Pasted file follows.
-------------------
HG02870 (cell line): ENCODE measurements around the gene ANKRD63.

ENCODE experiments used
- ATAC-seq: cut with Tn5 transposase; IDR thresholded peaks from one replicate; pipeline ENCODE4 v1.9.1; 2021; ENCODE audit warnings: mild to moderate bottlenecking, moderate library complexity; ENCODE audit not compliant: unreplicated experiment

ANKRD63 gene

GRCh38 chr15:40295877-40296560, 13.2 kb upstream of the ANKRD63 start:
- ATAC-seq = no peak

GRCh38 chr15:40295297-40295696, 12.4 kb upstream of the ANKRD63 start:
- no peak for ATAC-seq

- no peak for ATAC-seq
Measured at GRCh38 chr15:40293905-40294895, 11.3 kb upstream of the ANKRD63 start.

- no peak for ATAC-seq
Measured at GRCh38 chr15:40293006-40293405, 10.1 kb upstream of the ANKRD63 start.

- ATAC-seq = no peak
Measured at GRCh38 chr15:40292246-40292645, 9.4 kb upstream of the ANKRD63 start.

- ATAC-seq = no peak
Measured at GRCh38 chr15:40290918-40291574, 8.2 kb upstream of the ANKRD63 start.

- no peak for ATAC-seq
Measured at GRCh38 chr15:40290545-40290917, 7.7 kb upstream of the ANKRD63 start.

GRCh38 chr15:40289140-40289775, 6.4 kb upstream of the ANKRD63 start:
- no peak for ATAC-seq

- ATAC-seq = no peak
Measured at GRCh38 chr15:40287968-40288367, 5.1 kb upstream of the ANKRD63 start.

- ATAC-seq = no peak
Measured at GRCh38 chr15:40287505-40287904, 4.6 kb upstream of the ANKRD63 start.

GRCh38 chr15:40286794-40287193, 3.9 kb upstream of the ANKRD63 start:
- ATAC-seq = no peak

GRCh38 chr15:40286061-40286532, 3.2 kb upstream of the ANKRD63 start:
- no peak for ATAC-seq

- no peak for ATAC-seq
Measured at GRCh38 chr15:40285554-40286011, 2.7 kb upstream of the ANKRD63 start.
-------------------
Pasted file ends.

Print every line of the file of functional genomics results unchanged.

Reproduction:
HG02870 (cell line): ENCODE measurements around the gene ANKRD63.

ENCODE experiments used
- ATAC-seq: cut with Tn5 transposase; IDR thresholded peaks from one replicate; pipeline ENCODE4 v1.9.1; 2021; ENCODE audit warnings: mild to moderate bottlenecking, moderate library complexity; ENCODE audit not compliant: unreplicated experiment

ANKRD63 gene

GRCh38 chr15:40295877-40296560, 13.2 kb upstream of the ANKRD63 start:
- ATAC-seq = no peak

GRCh38 chr15:40295297-40295696, 12.4 kb upstream of the ANKRD63 start:
- no peak for ATAC-seq

- no peak for ATAC-seq
Measured at GRCh38 chr15:40293905-40294895, 11.3 kb upstream of the ANKRD63 start.

- no peak for ATAC-seq
Measured at GRCh38 chr15:40293006-40293405, 10.1 kb upstream of the ANKRD63 start.

- ATAC-seq = no peak
Measured at GRCh38 chr15:40292246-40292645, 9.4 kb upstream of the ANKRD63 start.

- ATAC-seq = no peak
Measured at GRCh38 chr15:40290918-40291574, 8.2 kb upstream of the ANKRD63 start.

- no peak for ATAC-seq
Measured at GRCh38 chr15:40290545-40290917, 7.7 kb upstream of the ANKRD63 start.

GRCh38 chr15:40289140-40289775, 6.4 kb upstream of the ANKRD63 start:
- no peak for ATAC-seq

- ATAC-seq = no peak
Measured at GRCh38 chr15:40287968-40288367, 5.1 kb upstream of the ANKRD63 start.

- ATAC-seq = no peak
Measured at GRCh38 chr15:40287505-40287904, 4.6 kb upstream of the ANKRD63 start.

GRCh38 chr15:40286794-40287193, 3.9 kb upstream of the ANKRD63 start:
- ATAC-seq = no peak

GRCh38 chr15:40286061-40286532, 3.2 kb upstream of the ANKRD63 start:
- no peak for ATAC-seq

- no peak for ATAC-seq
Measured at GRCh38 chr15:40285554-40286011, 2.7 kb upstream of the ANKRD63 start.